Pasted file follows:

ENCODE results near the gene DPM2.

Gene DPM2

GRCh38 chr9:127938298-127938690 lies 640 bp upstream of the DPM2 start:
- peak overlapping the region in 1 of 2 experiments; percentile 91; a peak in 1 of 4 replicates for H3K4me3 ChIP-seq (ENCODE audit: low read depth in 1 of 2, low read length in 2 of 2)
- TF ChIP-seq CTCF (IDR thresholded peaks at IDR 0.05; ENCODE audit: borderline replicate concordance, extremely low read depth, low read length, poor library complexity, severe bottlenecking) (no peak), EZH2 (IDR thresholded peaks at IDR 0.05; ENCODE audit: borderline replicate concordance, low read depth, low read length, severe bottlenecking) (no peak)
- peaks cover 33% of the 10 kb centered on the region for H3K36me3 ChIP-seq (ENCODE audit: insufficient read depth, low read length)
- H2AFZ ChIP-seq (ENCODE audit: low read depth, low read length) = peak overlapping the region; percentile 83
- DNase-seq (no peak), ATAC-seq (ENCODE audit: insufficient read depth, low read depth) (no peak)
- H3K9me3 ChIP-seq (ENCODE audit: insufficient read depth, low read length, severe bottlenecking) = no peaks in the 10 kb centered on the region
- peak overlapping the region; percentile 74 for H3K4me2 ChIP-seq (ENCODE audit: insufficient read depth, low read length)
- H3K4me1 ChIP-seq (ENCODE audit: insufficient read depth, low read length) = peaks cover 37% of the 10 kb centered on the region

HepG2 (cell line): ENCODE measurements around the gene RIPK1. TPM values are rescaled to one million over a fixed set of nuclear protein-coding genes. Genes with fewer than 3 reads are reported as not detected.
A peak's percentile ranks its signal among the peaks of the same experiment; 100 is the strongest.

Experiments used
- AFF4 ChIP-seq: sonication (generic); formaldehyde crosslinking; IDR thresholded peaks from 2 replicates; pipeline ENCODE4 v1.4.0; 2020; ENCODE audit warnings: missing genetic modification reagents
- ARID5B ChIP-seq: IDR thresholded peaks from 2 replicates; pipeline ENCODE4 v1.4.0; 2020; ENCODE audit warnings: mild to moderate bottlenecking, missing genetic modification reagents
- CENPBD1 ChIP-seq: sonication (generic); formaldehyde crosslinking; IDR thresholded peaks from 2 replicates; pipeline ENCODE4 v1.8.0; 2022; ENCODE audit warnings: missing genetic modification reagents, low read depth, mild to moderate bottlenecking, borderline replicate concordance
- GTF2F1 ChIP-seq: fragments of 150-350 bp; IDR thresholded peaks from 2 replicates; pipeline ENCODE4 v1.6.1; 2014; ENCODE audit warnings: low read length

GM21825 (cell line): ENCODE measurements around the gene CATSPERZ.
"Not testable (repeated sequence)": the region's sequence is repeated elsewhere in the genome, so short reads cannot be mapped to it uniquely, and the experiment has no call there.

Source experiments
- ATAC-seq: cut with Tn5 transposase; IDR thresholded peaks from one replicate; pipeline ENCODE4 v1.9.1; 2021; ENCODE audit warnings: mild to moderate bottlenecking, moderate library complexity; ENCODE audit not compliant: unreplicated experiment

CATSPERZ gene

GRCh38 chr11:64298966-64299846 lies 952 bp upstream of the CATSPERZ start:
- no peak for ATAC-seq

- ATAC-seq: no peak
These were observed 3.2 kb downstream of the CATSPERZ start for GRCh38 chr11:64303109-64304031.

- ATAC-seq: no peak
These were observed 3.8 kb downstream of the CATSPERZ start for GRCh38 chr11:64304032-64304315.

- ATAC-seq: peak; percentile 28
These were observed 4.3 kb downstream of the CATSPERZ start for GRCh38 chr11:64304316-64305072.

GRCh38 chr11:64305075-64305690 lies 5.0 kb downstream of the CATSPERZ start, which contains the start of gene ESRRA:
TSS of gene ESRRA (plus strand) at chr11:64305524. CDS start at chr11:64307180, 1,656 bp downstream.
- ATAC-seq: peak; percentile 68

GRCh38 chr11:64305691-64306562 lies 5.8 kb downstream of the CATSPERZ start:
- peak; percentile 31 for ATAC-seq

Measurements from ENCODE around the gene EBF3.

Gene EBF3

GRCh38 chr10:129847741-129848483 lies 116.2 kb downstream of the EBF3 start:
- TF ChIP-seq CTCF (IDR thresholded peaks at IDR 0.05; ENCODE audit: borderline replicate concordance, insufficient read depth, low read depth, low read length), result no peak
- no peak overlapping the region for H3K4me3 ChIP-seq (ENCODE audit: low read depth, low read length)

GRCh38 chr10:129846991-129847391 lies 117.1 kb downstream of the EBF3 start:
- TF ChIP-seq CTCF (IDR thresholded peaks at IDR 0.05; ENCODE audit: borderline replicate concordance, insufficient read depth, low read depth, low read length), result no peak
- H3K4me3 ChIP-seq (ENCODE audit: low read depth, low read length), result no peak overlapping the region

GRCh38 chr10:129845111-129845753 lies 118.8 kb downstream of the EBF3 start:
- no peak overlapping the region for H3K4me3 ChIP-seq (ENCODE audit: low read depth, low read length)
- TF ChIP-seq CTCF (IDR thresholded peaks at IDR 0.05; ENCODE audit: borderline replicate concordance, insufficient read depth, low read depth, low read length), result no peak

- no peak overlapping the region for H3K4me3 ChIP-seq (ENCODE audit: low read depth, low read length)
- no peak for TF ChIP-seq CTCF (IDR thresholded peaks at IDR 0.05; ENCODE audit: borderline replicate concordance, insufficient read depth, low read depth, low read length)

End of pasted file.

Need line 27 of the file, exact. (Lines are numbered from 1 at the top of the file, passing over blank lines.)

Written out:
These were observed 3.2 kb downstream of the CATSPERZ start for GRCh38 chr11:64303109-64304031.